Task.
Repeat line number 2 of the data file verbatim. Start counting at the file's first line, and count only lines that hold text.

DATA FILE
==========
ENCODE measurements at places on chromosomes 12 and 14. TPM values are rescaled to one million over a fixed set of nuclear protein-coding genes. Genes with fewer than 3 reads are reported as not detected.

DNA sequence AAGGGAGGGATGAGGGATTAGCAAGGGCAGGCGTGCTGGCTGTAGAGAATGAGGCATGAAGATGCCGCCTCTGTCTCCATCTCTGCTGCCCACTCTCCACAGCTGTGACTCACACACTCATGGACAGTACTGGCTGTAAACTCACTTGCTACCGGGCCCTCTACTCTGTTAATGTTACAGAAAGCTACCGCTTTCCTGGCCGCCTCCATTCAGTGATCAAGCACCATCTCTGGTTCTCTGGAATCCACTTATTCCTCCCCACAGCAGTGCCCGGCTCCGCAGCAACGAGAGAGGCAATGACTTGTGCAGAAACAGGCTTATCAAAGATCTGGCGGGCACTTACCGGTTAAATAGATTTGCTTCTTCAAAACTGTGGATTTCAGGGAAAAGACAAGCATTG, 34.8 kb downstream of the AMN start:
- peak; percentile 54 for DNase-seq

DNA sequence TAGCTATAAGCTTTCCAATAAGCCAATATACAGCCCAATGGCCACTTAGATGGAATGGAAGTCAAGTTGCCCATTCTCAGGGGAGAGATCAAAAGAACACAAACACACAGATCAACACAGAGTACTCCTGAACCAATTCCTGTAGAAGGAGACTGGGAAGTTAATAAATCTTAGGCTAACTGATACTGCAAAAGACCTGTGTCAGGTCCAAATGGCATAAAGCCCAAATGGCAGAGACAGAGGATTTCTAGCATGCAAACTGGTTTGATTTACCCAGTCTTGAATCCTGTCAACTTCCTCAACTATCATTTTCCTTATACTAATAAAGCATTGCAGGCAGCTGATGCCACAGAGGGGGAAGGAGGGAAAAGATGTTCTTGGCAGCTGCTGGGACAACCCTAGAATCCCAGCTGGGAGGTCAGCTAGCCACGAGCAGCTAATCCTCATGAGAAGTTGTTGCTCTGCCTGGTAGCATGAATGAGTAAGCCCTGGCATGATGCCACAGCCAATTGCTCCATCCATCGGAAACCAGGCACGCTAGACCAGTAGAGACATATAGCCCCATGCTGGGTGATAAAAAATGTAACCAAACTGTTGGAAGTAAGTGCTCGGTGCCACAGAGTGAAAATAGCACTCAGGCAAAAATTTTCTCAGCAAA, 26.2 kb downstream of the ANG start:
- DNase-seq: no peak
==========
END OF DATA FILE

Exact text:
DNA sequence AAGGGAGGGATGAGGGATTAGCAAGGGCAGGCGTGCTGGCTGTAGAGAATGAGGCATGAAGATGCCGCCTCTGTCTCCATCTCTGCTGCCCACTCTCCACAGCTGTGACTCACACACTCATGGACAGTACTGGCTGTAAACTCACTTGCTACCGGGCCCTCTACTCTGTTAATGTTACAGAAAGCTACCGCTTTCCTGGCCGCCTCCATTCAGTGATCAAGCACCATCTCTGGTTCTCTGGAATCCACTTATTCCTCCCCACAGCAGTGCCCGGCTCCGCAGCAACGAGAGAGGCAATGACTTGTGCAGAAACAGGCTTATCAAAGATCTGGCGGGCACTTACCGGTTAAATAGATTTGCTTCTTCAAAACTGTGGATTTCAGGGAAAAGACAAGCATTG, 34.8 kb downstream of the AMN start: